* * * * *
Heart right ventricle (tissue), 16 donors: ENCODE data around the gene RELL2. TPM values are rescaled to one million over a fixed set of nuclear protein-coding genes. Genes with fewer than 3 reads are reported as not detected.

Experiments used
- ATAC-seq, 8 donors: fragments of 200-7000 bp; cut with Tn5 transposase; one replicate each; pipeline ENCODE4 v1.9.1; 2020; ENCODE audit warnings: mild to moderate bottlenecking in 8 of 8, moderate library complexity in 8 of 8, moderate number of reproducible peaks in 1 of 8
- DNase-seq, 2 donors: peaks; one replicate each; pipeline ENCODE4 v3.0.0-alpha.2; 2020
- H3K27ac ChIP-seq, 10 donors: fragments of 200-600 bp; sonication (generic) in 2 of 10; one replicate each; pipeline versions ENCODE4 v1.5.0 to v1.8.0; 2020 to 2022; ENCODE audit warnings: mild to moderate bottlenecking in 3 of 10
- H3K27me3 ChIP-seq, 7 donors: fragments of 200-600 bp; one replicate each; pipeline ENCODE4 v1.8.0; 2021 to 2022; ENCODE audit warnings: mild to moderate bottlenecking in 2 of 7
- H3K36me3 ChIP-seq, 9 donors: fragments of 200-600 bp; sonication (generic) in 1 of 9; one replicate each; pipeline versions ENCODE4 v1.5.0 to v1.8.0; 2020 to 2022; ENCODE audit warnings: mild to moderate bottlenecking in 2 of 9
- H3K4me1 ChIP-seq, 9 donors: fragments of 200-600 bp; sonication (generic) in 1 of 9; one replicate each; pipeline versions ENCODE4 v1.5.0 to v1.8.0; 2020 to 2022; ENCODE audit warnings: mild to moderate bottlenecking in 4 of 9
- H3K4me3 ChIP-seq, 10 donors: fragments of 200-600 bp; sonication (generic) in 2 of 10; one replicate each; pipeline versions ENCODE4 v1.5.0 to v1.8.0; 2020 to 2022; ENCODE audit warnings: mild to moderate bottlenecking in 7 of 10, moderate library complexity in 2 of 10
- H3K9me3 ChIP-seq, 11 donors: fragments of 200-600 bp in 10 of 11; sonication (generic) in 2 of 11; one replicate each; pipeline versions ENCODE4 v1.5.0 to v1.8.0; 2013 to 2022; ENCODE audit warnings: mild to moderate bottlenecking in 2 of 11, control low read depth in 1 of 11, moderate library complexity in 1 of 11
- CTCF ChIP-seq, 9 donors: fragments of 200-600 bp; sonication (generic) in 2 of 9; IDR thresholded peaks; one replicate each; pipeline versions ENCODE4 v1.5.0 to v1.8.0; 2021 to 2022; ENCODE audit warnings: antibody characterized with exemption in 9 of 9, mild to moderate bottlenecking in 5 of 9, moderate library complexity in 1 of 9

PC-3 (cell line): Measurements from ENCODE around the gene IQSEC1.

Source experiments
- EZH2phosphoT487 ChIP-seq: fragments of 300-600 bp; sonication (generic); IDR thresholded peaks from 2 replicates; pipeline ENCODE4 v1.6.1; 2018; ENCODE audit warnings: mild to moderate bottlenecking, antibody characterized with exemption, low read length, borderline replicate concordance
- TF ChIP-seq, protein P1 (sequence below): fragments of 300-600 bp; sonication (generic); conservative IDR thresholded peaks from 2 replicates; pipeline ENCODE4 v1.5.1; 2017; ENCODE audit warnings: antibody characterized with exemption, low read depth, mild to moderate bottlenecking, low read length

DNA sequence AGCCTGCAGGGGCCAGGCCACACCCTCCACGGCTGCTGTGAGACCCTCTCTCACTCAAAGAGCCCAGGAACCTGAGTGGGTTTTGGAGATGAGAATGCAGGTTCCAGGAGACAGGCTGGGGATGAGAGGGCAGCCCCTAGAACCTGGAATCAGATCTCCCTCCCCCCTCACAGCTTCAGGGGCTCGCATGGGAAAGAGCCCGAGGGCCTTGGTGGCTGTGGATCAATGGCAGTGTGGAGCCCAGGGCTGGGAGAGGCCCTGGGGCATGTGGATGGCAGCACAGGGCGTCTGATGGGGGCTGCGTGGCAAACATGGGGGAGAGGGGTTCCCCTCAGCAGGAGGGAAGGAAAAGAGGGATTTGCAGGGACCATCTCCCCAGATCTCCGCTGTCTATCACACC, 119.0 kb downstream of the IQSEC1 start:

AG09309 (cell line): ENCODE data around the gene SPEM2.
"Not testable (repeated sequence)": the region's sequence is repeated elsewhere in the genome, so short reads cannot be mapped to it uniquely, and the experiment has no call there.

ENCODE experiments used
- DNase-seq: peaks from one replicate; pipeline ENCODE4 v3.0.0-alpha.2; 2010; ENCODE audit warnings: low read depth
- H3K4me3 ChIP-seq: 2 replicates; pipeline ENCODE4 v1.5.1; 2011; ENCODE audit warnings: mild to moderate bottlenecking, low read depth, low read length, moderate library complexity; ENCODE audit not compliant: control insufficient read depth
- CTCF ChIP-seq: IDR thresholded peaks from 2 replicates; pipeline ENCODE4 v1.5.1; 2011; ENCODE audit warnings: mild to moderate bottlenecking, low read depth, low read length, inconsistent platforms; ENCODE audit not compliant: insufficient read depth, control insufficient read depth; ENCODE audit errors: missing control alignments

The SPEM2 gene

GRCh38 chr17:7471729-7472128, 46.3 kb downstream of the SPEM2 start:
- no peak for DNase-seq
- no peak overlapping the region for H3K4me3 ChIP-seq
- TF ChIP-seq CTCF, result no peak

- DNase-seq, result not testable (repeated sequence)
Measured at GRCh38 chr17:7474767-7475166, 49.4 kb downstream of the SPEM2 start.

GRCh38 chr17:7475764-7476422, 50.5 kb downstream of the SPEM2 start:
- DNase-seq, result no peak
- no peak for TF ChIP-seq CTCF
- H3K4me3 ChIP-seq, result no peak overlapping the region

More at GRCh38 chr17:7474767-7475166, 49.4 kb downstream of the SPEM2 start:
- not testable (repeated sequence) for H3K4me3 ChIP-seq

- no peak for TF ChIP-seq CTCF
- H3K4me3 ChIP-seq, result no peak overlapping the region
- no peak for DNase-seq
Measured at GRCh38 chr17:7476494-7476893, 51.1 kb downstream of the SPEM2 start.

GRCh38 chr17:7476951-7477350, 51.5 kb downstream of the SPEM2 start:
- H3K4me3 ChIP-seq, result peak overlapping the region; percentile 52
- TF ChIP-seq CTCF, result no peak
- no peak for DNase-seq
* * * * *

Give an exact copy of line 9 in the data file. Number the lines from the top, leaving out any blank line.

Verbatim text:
- H3K4me3 ChIP-seq, 10 donors: fragments of 200-600 bp; sonication (generic) in 2 of 10; one replicate each; pipeline versions ENCODE4 v1.5.0 to v1.8.0; 2020 to 2022; ENCODE audit warnings: mild to moderate bottlenecking in 7 of 10, moderate library complexity in 2 of 10